How publishers make native ads newsy

Native advertising was supposed to be marketers’ answer to banner blindness by creating ads that consumers would want to read and share. But by the time a native ad gets through all the necessary approvals and is shaped in a way that can scale, the result is often evergreen — and bland.

But a handful of publishers are trying to create native ads that play off the news cycle, betting that the more timely the post is, the better its chances of being read and shared. There are limitations: It is labor-intensive and hard to scale. “You really have to be resourced and in a philosophical place to be able to respond in a timely enough manner to play in the news cycle,” said Mark Howard, CRO of Forbes.

And as the history of real-time marketing disasters show, marketers have to know when it’s appropriate for their brand to weigh in. “The mistake a lot of content marketers make is creating content that is outside of what would be acceptable for that brand,” said Todd Sawicki, CEO of Zemanta, a native ad platform. “The problem is assuming that every event or news cycle needs a comment.” And newsy native ads may be suited to top-of-the-funnel messages, but more brands are moving to classic brand-tracking metrics to evaluate the success of their native ads.

So with the caveat that not all brands can pull it off, here’s how four publishers are marrying native and the news.

Bloomberg Media Group
The financial publisher wanted the quality of its native ads to be as good as editorial content, if not better. “It’s always a challenge to think about how we can engage people in native content, working against the sponsored content slug,” said Zazie Lucke, head of global marketing at Bloomberg Media. “It has to meet the bar of editorial, and it has to be engaging, and in some cases it has to be even more engaging to get over the hump of being sponsored content.”

So Bloomberg came up with a product called Riding the News late last year that would respond to breaking news. Dedicated content and data employees pull trending topics in the advertiser’s industry and meet frequently with the client to act quickly on the news. For an asset-management company doing business in Japan, for example, Bloomberg responded to Japan’s quantitative easing announcement with a story within a week that juxtaposed that country’s experience with that of the U.S. (Bloomberg said it wouldn’t name the client because it didn’t have approval to do so.)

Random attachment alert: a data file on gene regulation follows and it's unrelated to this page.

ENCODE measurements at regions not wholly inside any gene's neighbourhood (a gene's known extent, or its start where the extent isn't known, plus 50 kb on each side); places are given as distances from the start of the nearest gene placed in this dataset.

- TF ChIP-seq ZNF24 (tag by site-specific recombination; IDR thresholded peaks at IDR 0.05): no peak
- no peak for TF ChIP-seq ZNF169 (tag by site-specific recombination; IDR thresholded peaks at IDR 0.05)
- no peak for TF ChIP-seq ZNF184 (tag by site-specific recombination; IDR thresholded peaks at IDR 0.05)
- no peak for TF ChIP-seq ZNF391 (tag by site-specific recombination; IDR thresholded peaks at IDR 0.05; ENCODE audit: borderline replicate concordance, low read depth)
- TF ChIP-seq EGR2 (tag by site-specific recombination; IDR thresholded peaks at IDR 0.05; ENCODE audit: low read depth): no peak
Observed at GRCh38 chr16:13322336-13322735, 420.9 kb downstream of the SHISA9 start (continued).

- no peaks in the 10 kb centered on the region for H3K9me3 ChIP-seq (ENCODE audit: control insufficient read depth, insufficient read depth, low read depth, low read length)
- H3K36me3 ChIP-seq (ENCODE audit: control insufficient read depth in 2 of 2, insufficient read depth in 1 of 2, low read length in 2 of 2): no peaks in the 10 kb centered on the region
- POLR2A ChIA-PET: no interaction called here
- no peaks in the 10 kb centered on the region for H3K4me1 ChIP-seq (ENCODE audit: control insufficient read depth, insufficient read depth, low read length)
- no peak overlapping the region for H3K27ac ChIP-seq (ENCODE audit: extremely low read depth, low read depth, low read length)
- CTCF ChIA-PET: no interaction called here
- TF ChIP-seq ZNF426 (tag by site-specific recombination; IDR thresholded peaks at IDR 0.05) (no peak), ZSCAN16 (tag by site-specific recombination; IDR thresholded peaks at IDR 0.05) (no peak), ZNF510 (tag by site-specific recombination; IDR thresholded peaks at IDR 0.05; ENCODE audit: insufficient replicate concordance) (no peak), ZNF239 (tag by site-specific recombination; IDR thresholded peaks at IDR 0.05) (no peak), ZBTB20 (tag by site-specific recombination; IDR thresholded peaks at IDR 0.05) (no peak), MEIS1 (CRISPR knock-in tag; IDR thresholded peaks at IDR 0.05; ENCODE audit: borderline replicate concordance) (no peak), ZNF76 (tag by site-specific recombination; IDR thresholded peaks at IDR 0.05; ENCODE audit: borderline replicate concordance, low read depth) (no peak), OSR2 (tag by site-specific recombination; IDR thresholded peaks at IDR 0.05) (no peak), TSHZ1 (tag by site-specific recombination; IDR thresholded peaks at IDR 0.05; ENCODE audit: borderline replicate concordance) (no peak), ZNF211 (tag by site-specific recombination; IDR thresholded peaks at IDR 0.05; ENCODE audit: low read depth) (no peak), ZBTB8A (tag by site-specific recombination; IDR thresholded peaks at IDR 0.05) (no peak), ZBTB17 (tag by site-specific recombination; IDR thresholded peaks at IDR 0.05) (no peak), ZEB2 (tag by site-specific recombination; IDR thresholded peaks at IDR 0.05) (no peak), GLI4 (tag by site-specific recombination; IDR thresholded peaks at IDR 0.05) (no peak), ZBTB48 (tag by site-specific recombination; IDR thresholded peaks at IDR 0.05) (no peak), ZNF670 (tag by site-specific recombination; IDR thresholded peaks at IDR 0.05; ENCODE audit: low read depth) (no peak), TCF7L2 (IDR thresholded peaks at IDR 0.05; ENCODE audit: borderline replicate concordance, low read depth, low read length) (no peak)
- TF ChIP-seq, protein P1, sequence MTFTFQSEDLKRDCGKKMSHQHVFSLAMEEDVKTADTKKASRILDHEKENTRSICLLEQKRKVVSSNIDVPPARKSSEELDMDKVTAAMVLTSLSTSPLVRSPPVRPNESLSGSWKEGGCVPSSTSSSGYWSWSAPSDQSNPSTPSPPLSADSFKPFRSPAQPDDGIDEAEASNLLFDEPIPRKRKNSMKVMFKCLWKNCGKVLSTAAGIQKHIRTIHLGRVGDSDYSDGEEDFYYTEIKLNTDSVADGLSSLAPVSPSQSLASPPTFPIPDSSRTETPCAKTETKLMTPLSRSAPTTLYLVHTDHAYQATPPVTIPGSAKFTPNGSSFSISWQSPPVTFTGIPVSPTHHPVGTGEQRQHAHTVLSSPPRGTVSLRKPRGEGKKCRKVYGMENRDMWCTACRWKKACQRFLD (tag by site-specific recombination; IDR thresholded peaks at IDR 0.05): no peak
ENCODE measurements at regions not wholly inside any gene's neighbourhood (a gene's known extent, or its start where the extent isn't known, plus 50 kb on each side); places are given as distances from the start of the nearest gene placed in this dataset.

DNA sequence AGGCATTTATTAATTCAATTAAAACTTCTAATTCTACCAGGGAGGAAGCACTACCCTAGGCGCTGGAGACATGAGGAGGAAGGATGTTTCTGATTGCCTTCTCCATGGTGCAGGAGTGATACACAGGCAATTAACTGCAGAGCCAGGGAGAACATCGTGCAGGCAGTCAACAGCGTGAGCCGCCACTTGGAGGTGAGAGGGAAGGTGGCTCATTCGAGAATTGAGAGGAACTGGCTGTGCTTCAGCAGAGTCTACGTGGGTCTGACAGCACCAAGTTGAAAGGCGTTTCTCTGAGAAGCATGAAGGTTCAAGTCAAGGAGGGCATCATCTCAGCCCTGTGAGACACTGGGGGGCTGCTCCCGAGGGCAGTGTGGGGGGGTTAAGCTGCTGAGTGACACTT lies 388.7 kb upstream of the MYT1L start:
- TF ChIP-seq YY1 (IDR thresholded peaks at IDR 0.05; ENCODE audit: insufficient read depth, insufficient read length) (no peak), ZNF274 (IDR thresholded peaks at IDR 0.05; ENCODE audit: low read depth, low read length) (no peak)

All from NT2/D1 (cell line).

The Washington Post
The Post introduced a product called BrandConnect Perspective, an extension of its native ad platform BrandConnect. Perspective lets an advertiser run a piece of commentary alongside Post opinions. Bayer was the first to use the product, for a viewpoint attesting to the safety of modern agricultural practices. The paid posts run with less editing than a typical native ad, which enables the advertiser to get its message out faster, said Jed Hartman, CRO of the Post. “They send us a piece on a topic that’s in the news, and we’d run it as is with very little editing. If we do a lot of work on our side, there can be a lot of back and forth, and then you miss the news cycle.”

The Wall Street Journal
Not every brand is experienced enough with branded content to respond to breaking news, so the Journal advises them to tee up content around predictable or perennial news like sporting events and elections. Zurich did just that in two sponsored posts, here and here, that were tied to the World Economic Forum in Davos. “As more and more people engage in native, it’s more difficult to stand out,” said Trevor Fellows, global head of ad sales for Journal parent Dow Jones. “We all see that context and timing drives consumption. When we saw the Target data breaches, that would have been a great time for data security companies to say, ‘Here’s what we’re doing.’ We all know it’s going to happen again.”

Forbes already gives its native ad clients a lot of leeway in publishing to the site, via its BrandVoice platform. The business publisher schools its native ad clients to post at least eight times a month to establish a presence with readers and alerts its clients each week to news events that might be relevant to them.

For those that can deliver, the rewards can be good: Among six news-driven posts this year, the number of views ranged from 2,000 to 15,000 each, while the average BrandVoice post gets between 5,000 and 6,000, said Mark Howard of Forbes. When Microsoft announced its HoloLens virtual reality product, SAP wrote this post about its implications for the workplace, getting 13,673 views. NetApp turned Super Bowl XLIX into a post on leadership lessons, which got 6,426 views. “Anytime something is timely and top of mind and you can draw a correlation to people’s lives, whether it’s their business or investments, that social awareness of what’s going on in the world is a strong play,” Forbes’ Howard said.

More in Media

Inside The New York Times’ plans to correlate attention levels to other metrics

There’s a lot of buzz around attention advertising right now, but The New York Times is trying to stay grounded even as it develops its own plans.

Why publishers are preparing to federate their sites

The Verge and 404 Media are exploring the fediverse as a way to take more control over their referral traffic and onsite audience engagement.

Why publishers fear traffic, ad declines from Google’s AI-generated search results

Some publishers and partners hope for more transparency from Google and other AI companies related to AI-generated search.